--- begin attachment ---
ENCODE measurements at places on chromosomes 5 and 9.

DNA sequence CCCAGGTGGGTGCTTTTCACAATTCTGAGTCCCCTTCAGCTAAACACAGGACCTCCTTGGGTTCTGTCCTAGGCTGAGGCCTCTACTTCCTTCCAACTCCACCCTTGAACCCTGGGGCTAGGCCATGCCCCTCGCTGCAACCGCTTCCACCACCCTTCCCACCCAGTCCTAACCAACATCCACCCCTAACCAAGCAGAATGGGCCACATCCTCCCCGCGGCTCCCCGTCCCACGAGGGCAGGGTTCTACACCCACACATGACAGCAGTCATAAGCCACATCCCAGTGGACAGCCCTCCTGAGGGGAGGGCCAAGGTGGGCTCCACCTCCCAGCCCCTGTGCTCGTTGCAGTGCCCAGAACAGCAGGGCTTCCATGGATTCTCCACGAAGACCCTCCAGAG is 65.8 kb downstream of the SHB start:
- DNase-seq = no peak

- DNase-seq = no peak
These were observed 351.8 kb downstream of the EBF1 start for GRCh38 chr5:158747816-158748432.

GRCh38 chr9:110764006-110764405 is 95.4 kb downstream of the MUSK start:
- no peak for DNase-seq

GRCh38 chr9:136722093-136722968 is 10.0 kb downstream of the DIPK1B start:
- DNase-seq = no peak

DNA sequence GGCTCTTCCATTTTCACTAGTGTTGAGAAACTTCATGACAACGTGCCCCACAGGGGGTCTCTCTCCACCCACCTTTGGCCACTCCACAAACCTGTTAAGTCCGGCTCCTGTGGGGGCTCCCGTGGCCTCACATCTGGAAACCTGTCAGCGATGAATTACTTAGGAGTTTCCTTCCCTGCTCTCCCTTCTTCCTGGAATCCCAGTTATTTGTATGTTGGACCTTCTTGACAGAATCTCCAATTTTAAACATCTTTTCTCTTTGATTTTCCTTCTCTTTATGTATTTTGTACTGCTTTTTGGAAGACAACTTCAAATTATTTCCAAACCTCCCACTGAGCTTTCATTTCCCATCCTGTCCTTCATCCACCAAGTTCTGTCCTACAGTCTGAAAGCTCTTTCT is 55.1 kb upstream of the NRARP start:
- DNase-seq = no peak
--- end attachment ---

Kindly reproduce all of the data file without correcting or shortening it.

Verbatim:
ENCODE measurements at places on chromosomes 5 and 9.

DNA sequence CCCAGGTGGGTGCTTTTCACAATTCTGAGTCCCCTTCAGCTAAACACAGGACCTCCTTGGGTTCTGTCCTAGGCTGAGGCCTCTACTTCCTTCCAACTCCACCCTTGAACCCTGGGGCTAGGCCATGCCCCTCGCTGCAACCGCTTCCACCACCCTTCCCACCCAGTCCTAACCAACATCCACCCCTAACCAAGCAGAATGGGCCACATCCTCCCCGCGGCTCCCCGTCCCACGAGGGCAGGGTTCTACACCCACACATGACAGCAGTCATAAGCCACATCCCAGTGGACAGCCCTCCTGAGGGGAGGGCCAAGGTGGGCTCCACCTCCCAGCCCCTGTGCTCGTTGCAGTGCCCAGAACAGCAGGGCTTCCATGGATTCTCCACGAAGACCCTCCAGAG is 65.8 kb downstream of the SHB start:
- DNase-seq = no peak

- DNase-seq = no peak
These were observed 351.8 kb downstream of the EBF1 start for GRCh38 chr5:158747816-158748432.

GRCh38 chr9:110764006-110764405 is 95.4 kb downstream of the MUSK start:
- no peak for DNase-seq

GRCh38 chr9:136722093-136722968 is 10.0 kb downstream of the DIPK1B start:
- DNase-seq = no peak

DNA sequence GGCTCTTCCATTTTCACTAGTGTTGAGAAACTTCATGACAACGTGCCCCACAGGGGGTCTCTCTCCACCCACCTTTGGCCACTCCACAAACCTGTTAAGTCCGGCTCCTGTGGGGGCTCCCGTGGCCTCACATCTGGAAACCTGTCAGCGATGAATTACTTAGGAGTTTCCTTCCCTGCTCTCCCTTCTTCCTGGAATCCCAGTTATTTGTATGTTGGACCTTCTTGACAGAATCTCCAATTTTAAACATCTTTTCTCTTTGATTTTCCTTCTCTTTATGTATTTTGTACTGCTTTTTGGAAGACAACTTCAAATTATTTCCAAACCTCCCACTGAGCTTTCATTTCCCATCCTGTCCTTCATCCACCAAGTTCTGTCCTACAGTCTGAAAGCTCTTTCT is 55.1 kb upstream of the NRARP start:
- DNase-seq = no peak